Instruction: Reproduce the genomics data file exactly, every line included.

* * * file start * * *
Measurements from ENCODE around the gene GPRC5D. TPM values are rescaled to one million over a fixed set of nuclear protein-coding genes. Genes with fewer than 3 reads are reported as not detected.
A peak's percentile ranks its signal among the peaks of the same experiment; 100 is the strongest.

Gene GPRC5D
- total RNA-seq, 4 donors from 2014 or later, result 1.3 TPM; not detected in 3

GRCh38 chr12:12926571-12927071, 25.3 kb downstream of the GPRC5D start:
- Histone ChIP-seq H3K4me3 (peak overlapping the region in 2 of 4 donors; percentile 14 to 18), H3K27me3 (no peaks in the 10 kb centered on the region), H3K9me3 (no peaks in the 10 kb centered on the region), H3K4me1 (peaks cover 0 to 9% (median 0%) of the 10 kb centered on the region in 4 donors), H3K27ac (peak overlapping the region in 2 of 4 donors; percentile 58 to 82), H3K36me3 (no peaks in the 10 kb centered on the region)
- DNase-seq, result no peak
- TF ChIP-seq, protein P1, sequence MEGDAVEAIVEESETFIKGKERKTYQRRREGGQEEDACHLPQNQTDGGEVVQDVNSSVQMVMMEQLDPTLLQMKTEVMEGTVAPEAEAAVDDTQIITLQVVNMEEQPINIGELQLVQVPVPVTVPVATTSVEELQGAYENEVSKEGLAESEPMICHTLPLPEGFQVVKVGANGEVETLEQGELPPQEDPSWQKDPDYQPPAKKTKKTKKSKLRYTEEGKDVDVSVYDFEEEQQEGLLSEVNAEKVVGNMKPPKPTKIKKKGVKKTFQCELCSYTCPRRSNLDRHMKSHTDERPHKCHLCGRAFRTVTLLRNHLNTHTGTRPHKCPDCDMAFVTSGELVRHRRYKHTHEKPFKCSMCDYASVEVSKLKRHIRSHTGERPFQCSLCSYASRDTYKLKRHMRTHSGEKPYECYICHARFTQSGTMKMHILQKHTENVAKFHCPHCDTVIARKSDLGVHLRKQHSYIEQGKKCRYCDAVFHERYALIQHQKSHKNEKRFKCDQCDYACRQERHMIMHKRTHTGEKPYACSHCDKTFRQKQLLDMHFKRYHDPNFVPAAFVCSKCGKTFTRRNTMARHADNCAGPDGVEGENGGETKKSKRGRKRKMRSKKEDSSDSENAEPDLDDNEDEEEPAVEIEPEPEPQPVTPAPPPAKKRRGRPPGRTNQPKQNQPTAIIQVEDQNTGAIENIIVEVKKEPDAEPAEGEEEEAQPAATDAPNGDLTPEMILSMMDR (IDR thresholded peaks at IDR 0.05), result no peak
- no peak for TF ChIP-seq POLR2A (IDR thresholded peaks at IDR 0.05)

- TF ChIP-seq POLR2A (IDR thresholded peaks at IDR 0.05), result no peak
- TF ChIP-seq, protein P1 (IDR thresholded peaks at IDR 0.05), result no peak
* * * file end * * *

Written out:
Measurements from ENCODE around the gene GPRC5D. TPM values are rescaled to one million over a fixed set of nuclear protein-coding genes. Genes with fewer than 3 reads are reported as not detected.
A peak's percentile ranks its signal among the peaks of the same experiment; 100 is the strongest.

Gene GPRC5D
- total RNA-seq, 4 donors from 2014 or later, result 1.3 TPM; not detected in 3

GRCh38 chr12:12926571-12927071, 25.3 kb downstream of the GPRC5D start:
- Histone ChIP-seq H3K4me3 (peak overlapping the region in 2 of 4 donors; percentile 14 to 18), H3K27me3 (no peaks in the 10 kb centered on the region), H3K9me3 (no peaks in the 10 kb centered on the region), H3K4me1 (peaks cover 0 to 9% (median 0%) of the 10 kb centered on the region in 4 donors), H3K27ac (peak overlapping the region in 2 of 4 donors; percentile 58 to 82), H3K36me3 (no peaks in the 10 kb centered on the region)
- DNase-seq, result no peak
- TF ChIP-seq, protein P1, sequence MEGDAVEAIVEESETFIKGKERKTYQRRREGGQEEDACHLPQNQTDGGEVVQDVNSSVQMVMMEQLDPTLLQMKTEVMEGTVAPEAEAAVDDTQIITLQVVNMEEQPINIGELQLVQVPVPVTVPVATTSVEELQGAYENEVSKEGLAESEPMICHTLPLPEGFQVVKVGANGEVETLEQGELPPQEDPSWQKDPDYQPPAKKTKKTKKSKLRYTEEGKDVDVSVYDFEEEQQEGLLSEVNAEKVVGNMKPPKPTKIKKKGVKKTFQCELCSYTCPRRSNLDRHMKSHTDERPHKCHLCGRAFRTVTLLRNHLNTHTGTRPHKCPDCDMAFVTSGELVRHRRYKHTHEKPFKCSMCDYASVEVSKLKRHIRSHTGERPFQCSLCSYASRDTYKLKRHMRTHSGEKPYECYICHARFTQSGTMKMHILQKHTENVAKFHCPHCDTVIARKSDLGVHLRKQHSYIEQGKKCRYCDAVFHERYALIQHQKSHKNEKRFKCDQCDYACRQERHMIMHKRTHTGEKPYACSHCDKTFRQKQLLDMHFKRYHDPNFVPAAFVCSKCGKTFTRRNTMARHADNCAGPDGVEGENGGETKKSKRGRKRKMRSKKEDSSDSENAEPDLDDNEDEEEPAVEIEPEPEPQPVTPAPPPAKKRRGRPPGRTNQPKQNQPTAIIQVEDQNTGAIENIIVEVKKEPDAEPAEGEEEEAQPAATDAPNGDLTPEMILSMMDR (IDR thresholded peaks at IDR 0.05), result no peak
- no peak for TF ChIP-seq POLR2A (IDR thresholded peaks at IDR 0.05)

- TF ChIP-seq POLR2A (IDR thresholded peaks at IDR 0.05), result no peak
- TF ChIP-seq, protein P1 (IDR thresholded peaks at IDR 0.05), result no peak